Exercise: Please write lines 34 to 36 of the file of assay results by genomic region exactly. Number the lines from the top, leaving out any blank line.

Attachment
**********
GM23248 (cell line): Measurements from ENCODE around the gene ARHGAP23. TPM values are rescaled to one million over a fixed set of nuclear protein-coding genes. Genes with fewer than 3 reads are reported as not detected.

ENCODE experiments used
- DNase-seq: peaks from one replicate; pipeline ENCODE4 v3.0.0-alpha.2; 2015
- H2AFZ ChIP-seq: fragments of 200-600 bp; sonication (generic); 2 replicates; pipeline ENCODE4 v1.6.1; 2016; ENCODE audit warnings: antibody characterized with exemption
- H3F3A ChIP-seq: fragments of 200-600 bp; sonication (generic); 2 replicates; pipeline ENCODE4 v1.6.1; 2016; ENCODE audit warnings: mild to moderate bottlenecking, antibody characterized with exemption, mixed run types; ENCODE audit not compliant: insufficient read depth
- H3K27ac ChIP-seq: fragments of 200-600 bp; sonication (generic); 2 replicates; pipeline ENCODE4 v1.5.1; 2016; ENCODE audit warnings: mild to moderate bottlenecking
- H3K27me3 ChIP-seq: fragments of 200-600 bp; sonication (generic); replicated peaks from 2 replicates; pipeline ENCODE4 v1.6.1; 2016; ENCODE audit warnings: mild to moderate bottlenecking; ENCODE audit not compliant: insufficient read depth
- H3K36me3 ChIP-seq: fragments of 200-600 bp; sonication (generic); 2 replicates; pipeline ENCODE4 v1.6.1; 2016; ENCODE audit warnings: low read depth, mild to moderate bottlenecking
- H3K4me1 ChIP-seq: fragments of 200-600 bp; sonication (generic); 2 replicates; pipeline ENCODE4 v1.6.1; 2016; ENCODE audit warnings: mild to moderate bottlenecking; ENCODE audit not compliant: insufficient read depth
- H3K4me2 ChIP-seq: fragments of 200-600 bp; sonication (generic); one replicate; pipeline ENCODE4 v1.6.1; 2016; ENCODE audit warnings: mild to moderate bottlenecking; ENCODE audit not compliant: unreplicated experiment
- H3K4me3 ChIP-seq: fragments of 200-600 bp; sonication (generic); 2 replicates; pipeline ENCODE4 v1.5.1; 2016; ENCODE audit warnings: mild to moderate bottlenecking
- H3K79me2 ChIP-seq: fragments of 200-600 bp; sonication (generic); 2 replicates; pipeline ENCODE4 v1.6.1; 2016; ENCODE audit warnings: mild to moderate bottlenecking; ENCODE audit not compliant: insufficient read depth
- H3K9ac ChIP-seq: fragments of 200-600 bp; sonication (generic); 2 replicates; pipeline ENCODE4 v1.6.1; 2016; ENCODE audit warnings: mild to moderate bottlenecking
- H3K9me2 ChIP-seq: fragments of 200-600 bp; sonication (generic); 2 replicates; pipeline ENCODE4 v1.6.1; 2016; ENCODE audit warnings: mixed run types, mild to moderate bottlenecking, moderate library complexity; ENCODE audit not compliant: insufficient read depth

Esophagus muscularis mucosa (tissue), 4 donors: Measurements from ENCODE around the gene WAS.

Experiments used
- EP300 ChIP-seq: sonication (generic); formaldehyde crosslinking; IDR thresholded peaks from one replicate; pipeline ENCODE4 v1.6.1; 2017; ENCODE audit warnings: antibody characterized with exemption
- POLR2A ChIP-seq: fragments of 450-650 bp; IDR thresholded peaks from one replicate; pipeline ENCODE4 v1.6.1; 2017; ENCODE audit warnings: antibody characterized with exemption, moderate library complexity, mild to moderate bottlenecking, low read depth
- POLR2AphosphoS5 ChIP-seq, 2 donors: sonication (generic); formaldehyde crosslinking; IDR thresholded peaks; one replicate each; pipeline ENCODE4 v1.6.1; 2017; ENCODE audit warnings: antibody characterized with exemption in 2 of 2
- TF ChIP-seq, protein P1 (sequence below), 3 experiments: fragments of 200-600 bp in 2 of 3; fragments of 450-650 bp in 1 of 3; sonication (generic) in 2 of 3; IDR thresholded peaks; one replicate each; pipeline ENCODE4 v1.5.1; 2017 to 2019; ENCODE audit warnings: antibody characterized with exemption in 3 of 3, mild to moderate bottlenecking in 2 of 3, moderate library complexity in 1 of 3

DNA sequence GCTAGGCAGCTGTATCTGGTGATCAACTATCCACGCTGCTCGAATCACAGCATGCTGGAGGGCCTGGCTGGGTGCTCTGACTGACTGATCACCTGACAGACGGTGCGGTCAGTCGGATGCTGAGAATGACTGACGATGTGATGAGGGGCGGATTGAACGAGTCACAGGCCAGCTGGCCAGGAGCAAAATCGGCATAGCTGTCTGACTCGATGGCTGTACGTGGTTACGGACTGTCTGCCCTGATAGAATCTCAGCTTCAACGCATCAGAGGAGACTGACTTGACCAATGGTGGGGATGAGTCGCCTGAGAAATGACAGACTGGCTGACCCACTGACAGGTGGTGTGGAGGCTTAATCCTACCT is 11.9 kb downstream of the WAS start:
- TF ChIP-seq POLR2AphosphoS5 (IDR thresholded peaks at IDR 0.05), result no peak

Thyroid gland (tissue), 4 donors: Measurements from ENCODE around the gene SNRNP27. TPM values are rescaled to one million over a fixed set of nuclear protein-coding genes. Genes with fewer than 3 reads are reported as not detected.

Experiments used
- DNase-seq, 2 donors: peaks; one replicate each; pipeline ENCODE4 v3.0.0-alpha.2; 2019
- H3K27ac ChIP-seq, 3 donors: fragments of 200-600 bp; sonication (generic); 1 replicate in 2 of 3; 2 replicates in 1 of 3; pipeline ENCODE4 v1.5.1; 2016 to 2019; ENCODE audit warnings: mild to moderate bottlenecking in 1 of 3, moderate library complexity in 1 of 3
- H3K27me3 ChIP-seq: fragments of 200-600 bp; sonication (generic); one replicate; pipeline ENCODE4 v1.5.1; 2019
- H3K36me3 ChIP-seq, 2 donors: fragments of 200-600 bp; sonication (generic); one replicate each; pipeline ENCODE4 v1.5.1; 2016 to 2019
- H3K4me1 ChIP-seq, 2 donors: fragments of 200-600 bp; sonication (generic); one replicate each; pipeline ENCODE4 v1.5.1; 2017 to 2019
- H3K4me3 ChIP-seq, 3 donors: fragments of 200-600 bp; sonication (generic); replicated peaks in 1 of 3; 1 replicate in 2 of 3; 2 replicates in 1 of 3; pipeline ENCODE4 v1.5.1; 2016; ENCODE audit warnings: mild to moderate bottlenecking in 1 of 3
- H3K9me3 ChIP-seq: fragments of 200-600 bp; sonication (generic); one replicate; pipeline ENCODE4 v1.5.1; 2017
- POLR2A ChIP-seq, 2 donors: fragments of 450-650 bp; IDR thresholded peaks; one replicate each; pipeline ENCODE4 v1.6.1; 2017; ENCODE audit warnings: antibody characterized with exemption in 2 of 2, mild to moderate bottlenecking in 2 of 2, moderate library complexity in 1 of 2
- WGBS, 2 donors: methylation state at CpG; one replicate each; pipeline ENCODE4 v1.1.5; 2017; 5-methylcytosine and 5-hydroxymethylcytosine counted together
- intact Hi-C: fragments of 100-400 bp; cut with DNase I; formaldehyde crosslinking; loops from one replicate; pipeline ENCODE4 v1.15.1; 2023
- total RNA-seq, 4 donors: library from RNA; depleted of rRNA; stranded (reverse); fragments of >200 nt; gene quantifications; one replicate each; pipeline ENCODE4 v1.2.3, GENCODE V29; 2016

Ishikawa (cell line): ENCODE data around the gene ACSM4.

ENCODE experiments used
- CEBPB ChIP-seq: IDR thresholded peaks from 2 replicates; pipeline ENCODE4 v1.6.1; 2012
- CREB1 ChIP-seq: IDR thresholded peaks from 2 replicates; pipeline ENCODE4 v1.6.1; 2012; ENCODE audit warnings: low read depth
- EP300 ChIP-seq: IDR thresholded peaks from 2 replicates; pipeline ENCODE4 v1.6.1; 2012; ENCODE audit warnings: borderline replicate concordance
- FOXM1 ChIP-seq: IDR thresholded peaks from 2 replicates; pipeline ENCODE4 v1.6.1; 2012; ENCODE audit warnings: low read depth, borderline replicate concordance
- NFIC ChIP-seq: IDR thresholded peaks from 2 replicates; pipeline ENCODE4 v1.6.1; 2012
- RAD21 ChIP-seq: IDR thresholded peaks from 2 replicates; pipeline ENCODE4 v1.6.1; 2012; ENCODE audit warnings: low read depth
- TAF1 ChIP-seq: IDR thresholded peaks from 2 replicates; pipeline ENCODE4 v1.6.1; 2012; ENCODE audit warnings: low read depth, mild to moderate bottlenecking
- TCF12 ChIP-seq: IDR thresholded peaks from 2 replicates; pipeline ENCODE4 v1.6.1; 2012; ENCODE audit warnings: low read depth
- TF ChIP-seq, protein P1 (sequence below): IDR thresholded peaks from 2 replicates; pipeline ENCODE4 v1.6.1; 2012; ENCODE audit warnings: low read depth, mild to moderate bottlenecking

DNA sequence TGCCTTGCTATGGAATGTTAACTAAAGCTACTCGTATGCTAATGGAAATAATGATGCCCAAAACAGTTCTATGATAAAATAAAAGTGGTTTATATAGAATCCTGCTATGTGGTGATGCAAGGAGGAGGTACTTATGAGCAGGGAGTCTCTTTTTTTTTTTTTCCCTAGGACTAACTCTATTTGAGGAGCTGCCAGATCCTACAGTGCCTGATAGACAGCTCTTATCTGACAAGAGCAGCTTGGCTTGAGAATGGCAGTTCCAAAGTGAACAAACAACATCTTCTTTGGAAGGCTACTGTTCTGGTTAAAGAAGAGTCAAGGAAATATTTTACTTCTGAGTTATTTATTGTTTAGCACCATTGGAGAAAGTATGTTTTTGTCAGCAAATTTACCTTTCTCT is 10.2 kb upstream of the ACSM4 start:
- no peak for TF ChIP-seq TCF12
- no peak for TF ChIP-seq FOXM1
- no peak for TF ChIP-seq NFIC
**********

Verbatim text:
- intact Hi-C: fragments of 100-400 bp; cut with DNase I; formaldehyde crosslinking; loops from one replicate; pipeline ENCODE4 v1.15.1; 2023
- total RNA-seq, 4 donors: library from RNA; depleted of rRNA; stranded (reverse); fragments of >200 nt; gene quantifications; one replicate each; pipeline ENCODE4 v1.2.3, GENCODE V29; 2016

Ishikawa (cell line): ENCODE data around the gene ACSM4.